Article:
Took the son to see Batman vs. Superman: Dawn of Justice. It was his idea, and I believe in being a nice dad. So we went this afternoon, and sat alongside eight other people in a largely vacant theater.
I can’t think of the last time I entered a cinema so completely prepared to detest a film. I mean, all parents worth their salt have sat through some brutal cartoon flicks. But those are generally bad simply because we’re old and they’re not entirely for us. My low expectations for Batman vs. Superman were based upon several factors:
• 1. The last Superman flick, Man of Steel, also starred Henry Cavill, and it was—without exaggeration—a charmless chunk of pure dreadfulness.
• 2. After Christopher Nolan and Christian Bale teamed for three-straight raw, gritty Batman films, Ben Affleck stepped into the dark suit for this one. And Ben Affleck, well, blows.
• 3. Wonder Woman sightings.
There are more reasons. Plenty more. But those are the big ones. And, to be clear, much of Batman vs. Superman is bad. Really bad. The plot makes no sense whatsoever. Amy Adams (a generally fine actress) brings nothing to Lois Lane, and I still can’t figure out why Kevin Costner was here. There are brief appearances by the Flash and Aquaman, but I’m not entirely sure why (save to tease us for Justice League movies down the pipe). The biggest issue (for me) is Batman’s desire to kill Superman, which went against absolutely everything the Dark Knight has ever stood for. It was simply a forced way to tell a story, because some story needed to be told.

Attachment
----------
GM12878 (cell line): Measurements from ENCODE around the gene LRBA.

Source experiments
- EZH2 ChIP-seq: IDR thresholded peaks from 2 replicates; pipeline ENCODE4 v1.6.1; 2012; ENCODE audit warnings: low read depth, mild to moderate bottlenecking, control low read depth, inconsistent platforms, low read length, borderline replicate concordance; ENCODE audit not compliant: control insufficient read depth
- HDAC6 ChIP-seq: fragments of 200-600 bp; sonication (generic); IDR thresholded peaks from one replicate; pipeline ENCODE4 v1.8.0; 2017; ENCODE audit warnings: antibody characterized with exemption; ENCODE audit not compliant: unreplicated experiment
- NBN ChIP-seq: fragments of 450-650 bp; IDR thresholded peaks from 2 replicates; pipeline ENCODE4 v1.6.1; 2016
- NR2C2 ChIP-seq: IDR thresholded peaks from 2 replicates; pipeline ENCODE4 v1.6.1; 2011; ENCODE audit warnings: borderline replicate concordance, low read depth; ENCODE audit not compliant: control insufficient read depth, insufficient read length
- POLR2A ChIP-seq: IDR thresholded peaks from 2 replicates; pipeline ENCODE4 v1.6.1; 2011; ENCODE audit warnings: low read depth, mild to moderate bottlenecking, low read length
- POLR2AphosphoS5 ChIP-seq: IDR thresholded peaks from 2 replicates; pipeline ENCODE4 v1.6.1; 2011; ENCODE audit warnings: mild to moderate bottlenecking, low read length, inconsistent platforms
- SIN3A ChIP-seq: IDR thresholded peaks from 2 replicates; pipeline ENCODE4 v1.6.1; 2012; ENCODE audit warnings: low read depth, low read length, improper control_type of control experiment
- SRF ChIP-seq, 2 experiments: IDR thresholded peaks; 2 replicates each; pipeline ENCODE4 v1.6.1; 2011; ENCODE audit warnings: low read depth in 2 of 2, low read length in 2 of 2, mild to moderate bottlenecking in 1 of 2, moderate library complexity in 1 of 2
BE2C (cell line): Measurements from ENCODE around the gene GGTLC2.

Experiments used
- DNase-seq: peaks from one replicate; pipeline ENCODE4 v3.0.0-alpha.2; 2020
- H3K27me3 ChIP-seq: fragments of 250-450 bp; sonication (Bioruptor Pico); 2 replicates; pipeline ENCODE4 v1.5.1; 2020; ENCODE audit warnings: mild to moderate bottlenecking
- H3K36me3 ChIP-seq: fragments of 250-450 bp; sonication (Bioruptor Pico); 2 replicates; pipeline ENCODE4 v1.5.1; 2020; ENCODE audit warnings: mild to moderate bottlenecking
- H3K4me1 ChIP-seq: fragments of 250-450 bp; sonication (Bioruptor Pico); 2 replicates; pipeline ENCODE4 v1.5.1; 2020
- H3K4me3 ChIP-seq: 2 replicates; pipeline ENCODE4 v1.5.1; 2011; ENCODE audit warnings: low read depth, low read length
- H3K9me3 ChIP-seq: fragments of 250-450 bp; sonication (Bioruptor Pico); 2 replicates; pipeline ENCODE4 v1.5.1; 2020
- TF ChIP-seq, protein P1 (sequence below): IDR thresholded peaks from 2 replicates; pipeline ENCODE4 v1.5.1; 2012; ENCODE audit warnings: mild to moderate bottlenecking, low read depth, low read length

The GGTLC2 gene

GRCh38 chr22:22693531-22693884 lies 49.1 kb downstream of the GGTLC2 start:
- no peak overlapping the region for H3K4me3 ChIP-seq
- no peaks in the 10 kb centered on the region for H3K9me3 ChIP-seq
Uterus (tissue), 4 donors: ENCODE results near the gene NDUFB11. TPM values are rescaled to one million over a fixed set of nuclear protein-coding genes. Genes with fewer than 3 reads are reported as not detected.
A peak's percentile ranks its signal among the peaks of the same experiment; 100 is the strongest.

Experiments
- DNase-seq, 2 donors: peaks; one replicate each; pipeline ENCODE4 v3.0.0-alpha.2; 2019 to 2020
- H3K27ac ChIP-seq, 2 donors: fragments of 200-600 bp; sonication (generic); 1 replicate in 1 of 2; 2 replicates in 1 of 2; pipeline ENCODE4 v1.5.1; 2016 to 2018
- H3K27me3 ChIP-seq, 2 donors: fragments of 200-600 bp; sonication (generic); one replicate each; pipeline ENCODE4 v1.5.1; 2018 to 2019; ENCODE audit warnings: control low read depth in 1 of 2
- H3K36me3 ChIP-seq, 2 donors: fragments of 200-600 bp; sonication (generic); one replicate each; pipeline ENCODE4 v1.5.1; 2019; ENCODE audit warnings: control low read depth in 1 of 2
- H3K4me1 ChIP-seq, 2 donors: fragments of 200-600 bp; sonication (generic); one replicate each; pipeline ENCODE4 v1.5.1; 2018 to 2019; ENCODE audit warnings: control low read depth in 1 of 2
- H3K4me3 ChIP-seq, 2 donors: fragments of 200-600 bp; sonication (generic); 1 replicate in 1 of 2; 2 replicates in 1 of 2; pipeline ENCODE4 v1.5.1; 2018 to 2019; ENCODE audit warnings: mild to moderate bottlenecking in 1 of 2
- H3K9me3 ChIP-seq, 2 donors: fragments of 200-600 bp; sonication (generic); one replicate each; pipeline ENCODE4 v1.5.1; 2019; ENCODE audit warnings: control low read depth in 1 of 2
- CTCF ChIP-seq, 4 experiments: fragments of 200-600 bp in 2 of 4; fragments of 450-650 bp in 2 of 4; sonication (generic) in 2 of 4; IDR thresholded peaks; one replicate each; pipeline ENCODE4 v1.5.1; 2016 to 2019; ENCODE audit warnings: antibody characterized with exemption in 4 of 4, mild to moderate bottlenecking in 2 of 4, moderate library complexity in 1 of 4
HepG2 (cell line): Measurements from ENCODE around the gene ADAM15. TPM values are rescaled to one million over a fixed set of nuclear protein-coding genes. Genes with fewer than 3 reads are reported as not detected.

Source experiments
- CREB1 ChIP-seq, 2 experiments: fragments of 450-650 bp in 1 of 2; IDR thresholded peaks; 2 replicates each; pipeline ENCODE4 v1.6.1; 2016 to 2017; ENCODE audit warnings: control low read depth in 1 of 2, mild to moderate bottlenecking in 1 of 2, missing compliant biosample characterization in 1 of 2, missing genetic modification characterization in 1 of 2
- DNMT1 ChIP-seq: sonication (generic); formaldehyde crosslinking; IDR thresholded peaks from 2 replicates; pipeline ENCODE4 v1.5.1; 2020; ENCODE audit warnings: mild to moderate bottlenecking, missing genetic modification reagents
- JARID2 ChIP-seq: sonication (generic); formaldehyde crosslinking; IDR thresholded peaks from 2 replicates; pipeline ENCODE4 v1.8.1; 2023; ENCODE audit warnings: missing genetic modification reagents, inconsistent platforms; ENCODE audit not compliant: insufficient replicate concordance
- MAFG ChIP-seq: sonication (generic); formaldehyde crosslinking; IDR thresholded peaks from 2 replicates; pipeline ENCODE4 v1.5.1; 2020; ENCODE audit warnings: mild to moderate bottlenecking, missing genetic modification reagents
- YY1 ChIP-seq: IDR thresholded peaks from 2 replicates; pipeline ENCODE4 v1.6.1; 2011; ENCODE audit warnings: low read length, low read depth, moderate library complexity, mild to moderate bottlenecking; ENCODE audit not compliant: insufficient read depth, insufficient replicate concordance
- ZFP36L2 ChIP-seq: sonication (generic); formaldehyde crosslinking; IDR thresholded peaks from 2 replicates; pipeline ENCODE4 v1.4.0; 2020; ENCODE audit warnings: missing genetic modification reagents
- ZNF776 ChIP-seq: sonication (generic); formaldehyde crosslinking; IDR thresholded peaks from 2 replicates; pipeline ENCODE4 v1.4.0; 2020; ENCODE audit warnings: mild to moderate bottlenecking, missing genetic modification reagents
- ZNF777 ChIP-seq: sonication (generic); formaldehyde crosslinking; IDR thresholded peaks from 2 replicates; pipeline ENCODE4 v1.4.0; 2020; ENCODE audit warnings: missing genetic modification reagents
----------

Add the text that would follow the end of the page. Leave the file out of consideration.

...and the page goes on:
So, yeah, this was not a particularly good flick.
And yet …
I enjoyed it. Like, really enjoyed it. For 2 1/2 hours, I found myself legitimately entertained. Jesse Eisenberg has caught some shit for his unique portrayal of Lex Luthor, but I thought he was every bit as good as Gene Hackman back in the day. Affleck (to my shock) actually did the whole dark brooding thing quite well, and Cavill seemed significantly more comfortable this time around. Even Gal Gadot as Wonder Woman was solid and sorta unique.
As I left the theater, I turned to my boy and said, “So, what’d you think?”
“That was terrible,” he said.
Shockingly, I disagreed.